Feeding the wormery

Mike Holden

A ‘Baltic’ February Sunday in the EcoVillage, Cloughjordan and I’m off on my bike with a trailer full of kitchen scraps to feed the worms.

Even with the best will in the world and the best storage systems (and I have neither of these), this is the time of year when some of our stored harvest inevitably has to return to meet its maker. In this case quite literally! Gone-off pumpkins and apples are heading into my bath-tub wormery, the contents of which would have fed the plants and trees from whence they came.

This is the wormery made out of an old bath tub (I’ll give more details of how I made it in a separate blog post someday)  The worms like to work ‘underground’ and so the cardboard keeps out the light and possibly keeps in some heat. I’ve no idea why some of them prefer to gather around the edges?

But pulling back the cardboard reveals that the majority of the team are busy chowing down my nitrogen rich food waste and the carbon rich leaves. Burying the food waste within the leaves reduces smells and problems with flies.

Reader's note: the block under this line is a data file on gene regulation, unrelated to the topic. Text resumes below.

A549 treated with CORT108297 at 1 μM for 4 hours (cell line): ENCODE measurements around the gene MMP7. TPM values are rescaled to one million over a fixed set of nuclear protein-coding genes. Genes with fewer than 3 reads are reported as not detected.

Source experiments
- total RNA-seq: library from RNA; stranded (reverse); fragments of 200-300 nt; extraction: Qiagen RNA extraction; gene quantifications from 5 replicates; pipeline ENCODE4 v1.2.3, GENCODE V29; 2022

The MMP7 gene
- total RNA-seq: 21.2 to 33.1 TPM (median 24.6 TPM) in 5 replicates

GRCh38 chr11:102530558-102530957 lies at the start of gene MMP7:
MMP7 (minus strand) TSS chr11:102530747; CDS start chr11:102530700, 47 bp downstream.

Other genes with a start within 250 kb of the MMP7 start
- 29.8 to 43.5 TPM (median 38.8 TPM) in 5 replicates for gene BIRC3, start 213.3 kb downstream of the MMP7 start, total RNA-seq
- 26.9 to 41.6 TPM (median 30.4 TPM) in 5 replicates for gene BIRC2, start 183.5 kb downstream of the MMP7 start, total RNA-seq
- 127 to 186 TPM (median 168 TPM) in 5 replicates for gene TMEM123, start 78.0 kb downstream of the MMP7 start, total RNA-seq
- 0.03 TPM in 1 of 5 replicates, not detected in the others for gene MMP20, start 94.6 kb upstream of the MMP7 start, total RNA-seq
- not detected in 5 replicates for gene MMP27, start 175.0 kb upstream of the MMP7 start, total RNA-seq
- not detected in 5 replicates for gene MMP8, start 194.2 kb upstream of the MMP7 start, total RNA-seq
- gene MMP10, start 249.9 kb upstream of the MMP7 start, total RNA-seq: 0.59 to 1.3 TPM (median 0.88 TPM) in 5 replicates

I like to pre-chop the food waste before adding to the wormery. This speeds up the rotting process and gives the worms more surface area to work on. I find a coal shovel is ideal for this. Using a file to keep the shovel edge nice and sharp makes this job easier.

I buried the last load of food waste at the far end. So this time I’ve scooped out a trench next to the last one. Handy hint; I always do the scooping with a pair of heavy duty rubber gloves. If I used my coal shovel I’d end up cutting some of the worms in half and that’s not nice. All that’s left to do is push the leaves back in place  and replace the cardboard. Job done!

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